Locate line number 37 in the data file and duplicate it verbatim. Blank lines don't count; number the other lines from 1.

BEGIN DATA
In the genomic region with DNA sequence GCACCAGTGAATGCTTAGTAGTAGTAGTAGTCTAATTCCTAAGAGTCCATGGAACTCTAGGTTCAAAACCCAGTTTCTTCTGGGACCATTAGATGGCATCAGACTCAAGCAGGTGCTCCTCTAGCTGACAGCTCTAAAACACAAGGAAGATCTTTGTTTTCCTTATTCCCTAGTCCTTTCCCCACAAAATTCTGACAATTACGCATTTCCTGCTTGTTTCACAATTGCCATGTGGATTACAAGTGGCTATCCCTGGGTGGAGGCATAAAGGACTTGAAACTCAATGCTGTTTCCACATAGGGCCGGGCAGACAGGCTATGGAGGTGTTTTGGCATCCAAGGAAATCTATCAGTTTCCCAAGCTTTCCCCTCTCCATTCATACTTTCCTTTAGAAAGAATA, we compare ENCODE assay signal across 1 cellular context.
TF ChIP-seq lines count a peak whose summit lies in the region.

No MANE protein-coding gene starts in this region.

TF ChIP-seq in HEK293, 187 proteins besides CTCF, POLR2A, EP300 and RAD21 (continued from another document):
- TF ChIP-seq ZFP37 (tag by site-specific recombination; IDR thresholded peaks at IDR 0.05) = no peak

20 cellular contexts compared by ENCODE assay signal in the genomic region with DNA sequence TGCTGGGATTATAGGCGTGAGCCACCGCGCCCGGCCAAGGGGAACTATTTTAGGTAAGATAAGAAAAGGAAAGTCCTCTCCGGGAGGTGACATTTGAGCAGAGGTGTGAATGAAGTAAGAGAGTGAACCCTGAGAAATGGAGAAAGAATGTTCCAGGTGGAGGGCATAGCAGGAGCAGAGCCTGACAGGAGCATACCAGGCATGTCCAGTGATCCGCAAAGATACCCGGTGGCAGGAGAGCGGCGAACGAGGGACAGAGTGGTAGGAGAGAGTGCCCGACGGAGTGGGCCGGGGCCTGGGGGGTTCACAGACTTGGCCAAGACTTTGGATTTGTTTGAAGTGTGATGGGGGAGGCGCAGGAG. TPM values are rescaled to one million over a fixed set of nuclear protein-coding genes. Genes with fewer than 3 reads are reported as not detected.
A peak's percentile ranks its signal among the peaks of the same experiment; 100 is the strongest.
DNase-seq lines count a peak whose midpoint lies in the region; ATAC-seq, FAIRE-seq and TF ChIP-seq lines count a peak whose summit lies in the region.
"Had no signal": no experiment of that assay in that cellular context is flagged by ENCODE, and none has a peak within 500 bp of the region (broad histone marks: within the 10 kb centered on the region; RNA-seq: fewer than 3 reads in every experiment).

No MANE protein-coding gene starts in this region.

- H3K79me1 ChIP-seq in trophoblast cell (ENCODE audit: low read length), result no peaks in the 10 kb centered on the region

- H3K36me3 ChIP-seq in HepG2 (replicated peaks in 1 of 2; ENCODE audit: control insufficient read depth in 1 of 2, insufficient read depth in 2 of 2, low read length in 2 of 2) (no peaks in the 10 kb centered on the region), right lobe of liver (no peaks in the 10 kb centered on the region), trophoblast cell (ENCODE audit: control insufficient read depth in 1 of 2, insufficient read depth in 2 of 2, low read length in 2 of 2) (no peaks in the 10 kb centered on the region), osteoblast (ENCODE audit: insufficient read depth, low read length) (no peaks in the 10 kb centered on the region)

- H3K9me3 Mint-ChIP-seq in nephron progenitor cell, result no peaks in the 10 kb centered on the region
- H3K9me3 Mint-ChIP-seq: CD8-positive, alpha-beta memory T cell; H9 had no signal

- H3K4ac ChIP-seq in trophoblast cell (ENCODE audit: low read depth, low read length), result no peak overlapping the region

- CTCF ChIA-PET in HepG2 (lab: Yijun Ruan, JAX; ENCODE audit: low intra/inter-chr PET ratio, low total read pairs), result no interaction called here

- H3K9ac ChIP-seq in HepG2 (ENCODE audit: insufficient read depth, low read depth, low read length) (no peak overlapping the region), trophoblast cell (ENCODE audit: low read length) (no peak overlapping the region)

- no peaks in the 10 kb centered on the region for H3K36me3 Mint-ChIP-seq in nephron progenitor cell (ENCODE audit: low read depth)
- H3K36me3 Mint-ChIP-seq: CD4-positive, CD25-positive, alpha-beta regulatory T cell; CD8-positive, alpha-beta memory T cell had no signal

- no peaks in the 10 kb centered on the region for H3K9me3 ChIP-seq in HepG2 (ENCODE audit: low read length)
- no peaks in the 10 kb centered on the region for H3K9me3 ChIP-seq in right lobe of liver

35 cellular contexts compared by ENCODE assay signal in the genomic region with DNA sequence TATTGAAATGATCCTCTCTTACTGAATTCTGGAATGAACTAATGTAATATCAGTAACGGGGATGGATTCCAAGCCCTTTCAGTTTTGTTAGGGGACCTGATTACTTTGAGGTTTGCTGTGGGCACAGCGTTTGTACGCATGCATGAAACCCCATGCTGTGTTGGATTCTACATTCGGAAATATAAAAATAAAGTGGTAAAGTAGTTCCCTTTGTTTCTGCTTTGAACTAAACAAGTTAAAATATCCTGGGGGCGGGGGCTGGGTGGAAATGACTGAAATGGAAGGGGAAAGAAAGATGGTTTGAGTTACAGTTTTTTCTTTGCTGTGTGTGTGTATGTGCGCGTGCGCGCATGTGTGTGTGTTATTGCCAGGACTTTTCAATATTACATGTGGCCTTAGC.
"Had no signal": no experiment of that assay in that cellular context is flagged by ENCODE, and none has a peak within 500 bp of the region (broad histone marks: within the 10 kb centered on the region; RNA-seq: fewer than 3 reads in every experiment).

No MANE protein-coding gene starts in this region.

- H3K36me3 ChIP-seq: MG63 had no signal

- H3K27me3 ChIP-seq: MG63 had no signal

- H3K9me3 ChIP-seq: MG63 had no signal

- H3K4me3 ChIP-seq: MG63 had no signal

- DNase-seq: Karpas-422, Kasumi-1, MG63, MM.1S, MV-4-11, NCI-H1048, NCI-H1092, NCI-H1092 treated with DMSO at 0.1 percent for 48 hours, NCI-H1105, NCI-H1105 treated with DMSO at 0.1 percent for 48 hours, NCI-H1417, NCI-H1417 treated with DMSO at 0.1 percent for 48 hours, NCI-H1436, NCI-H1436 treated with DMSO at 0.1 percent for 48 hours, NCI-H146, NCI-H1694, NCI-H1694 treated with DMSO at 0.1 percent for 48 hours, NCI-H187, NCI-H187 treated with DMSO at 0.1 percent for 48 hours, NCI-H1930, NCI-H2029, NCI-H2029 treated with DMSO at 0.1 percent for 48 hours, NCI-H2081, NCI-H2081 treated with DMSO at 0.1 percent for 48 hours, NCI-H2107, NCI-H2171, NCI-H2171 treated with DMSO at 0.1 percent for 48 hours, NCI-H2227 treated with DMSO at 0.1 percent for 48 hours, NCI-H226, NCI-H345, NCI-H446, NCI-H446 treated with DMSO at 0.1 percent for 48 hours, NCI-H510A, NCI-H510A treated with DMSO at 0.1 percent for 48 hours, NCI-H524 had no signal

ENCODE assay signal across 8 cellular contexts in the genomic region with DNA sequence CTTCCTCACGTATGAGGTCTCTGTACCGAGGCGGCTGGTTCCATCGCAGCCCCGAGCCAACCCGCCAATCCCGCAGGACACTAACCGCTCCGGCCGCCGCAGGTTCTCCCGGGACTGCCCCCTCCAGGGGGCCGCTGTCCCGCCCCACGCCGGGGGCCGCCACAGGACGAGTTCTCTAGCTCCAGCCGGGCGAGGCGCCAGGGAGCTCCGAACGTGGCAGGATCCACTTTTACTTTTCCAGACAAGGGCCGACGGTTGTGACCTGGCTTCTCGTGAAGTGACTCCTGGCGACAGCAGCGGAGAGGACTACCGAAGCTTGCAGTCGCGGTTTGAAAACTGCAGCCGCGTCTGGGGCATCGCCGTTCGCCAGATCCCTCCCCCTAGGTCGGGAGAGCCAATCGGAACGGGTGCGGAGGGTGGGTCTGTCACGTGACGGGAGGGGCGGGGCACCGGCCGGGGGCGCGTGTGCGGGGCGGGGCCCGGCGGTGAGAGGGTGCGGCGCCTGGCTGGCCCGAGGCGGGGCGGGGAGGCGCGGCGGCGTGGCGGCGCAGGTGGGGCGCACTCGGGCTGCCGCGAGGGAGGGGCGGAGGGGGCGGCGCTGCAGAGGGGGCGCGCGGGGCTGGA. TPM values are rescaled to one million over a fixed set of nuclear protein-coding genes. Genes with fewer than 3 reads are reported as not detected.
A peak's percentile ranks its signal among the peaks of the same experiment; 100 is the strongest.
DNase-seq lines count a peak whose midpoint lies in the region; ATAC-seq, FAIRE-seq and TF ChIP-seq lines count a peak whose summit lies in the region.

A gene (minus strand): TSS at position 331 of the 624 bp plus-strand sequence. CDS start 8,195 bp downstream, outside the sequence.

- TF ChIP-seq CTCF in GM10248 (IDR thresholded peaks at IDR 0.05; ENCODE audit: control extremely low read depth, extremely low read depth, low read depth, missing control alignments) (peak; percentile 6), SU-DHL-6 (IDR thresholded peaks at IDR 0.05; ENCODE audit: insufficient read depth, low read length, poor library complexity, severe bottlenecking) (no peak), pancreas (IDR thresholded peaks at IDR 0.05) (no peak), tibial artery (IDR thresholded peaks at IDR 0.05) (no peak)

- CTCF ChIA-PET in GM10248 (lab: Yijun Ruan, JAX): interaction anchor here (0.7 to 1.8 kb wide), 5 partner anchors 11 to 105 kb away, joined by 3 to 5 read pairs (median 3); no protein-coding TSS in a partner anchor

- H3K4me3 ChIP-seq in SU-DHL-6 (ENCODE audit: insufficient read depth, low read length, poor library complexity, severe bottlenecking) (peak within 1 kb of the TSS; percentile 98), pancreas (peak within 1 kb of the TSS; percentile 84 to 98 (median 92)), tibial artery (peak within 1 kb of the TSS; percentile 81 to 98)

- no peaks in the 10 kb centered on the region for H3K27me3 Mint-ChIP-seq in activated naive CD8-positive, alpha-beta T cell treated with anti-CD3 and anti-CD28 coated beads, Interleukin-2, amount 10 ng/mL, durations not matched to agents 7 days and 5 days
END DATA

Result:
- no peaks in the 10 kb centered on the region for H3K27me3 Mint-ChIP-seq in activated naive CD8-positive, alpha-beta T cell treated with anti-CD3 and anti-CD28 coated beads, Interleukin-2, amount 10 ng/mL, durations not matched to agents 7 days and 5 days